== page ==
Six Months In Country

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Christmas Day marks six months since I set foot in Korea on June 25th. I can’t believe it. Time has certainly flown. Before I came I read, and I believe wrote about since, the stages of culture shock. I am glad I did although it didn’t help much. There were times when I thought: “Ok, I have moved on to the next stage.” Looking back over the time now I realize that I was always behind a little.

Christmas Day marks six months since I set foot in Korea on June 25th. I can’t believe it. Time has certainly flown. Before I came I read, and I believe wrote about since, the stages of culture shock. I am glad I did although it didn’t help much. There were times when I thought: “Ok, I have moved on to the next stage.” Looking back over the time now I realize that I was always behind a little. The honeymoon lasted longer, the low period was longer and deeper, and the comfortable, homey phase is still kicking in. Going through that, somewhat thoughtfully, has been one of the best things about this. It is amazing to come fresh to a new place and make a home there. Not a literal home but a heart home.

My poor blog has been whimpering in the shadows of neglect for a couple of months. I write when I want and I haven’t felt like writing down the day-to-day of the life into which I have now, officially, settled. The holiday calendar in Korea is lumpy: there are no official holidays on the calendar for over three months and so we are in the last weeks of a long slog toward Christmas vacation. This has meant little travel outside of regular trips to Daegu, and I have written about that. So subject matter has been lacking a bit.This should change as a week’s vacation and a lot of three day weekends are around the corner.

When I first got here someone told me to treasure my first weeks here. The wonderful terror of that first transition is fast fleeting. I am very happy that I wrote as much as I did during that time. I didn’t have to go farther than my own street for material at that point. Every trip to the corner for water seemed like an incredible adventure. Although every day still seems magical and I am constantly aware of being an alien here, my main preoccupations now have returned to what they were before I came here: friends, work, and my Sig other.

Each of these things are of course completely different from before for a variety of noteworthy reasons. Friendships here are intense and brief. You meet people and, because of the surroundings and the relative anonymity of an expat community in a city this size, feel both more willing to open up to them and at the same time free of certain social responsibilities (like a keeping in touch afterwards). And people are always coming and going. There is a sizable group of foreigners here who aren’t going anywhere any time soon, but the majority of the people (especially the youngest set) are only here for a year, so close friendships bloom and fade. I have been blessed with some very wonderful friends while I have been here. I have no reason to believe this will not continue. My gregarious nature has been a great asset to me here, perhaps the greatest. People are always shocked that I will literally talk to anyone. It’s a hobby.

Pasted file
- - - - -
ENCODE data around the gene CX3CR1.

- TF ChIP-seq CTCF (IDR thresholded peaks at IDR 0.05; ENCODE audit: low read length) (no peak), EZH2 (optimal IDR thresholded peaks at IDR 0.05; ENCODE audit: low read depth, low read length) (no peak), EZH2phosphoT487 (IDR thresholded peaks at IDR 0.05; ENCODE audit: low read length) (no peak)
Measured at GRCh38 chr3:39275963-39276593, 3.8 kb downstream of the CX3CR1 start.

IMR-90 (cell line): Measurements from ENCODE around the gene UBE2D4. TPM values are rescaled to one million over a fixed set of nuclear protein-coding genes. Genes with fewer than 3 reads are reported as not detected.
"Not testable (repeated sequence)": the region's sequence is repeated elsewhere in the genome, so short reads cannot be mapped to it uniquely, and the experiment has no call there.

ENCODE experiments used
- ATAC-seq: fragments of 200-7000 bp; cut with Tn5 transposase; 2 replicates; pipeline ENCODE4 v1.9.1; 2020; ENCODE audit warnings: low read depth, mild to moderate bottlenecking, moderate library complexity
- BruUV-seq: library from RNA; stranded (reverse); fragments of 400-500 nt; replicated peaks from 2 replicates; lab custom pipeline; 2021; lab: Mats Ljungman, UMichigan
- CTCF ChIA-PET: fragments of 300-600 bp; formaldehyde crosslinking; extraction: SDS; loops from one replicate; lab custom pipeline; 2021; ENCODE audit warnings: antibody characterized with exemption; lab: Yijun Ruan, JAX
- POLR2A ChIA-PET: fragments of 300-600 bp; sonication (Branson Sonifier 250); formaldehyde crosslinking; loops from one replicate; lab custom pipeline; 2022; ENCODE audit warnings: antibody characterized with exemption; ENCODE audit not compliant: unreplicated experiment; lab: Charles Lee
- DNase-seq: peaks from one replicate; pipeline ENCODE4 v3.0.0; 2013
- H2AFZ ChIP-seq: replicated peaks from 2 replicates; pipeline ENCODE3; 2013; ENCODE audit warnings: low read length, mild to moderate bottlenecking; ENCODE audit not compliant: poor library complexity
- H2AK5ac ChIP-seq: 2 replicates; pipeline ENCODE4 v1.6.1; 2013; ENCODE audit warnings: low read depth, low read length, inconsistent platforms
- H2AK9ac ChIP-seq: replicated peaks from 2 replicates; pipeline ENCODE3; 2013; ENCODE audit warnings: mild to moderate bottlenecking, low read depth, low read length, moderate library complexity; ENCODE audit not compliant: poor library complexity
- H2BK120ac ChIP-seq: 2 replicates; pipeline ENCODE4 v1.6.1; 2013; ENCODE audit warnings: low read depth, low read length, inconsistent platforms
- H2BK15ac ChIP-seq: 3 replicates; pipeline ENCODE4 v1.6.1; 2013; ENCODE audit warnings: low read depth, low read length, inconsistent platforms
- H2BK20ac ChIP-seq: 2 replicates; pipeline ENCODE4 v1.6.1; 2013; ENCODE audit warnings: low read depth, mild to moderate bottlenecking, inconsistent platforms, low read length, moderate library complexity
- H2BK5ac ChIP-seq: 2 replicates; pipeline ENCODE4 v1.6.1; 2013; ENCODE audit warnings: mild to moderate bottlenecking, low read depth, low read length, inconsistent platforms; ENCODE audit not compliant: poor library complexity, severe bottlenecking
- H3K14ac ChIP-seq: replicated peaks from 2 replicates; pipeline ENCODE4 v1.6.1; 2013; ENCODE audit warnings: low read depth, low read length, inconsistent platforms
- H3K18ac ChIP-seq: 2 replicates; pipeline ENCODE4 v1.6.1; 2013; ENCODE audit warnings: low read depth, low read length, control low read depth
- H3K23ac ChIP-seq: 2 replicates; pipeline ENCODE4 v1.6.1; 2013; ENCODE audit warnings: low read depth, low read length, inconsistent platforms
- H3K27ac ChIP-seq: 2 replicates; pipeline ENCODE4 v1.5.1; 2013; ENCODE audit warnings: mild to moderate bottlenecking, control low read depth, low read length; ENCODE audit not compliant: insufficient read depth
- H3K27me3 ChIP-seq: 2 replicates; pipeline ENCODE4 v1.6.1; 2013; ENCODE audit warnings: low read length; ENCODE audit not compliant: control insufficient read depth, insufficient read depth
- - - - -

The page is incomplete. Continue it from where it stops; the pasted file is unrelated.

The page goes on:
Work here is also an utterly foreign experience. Prior to coming to Korea I was a dabbler, holding down two or three part-time jobs and playing a lot in between. There was a period when I was very unhappy with my job here and I think this was partly due to the adjustment to full-time employment. There were also times when I felt that they expected too much for what they were paying me and that they took for granted all of the extras I felt I was already putting in. All of this led me to feel dissatisfied with my position and unhappy in general. But I have now come to believe that life is a matter of perception.

The Buddhist texts that I have been reading say “You are what you think.” I was obsessed with the thought that I was being exploited, ridiculed, and overworked. In addition, I reached the point of paranoia that I felt my employers were looking for a reason to get rid of me. Maybe they were, because I wouldn’t have blamed them. My attitude was horrible. Then, one day, after reading about Right Livelihood, I realized that this job wasn’t about me. At all. I had become a captive of my own negativity. By realizing that my own perceptions of my position were the only thing that mattered I made a choice to make this about what I could offer to others, not what they could offer to me. What they owed me and whether or not I was getting it ceased to matter at that point and my job became a source of joy to me, not an anchor. I work for the kids. And they need me. And, more importantly, I need them.

And then there is 손유진 (Yujin), the real bedrock source of joy in my life now. Being around her is like hooking myself up to a battery charger. Her laughter is a like a song that gets stuck in your head. Her smile is like the clouds parting. We have a lot of challenges to face, but I believe that in the end it will all work out. I look forward to sharing many wonderful experiences with her in the future.

There is one sad thing to report. It was with great regret that I bid farewell to my friend Tom this last week. His shipping company had invited him to work in an exchange program and his six months here were up. We met in September and enjoyed many great adventures together, including one memorable trip to Japan. I, and others here, feel his absence. He is a fine individual.

Six months! Merry Solstice everyone!



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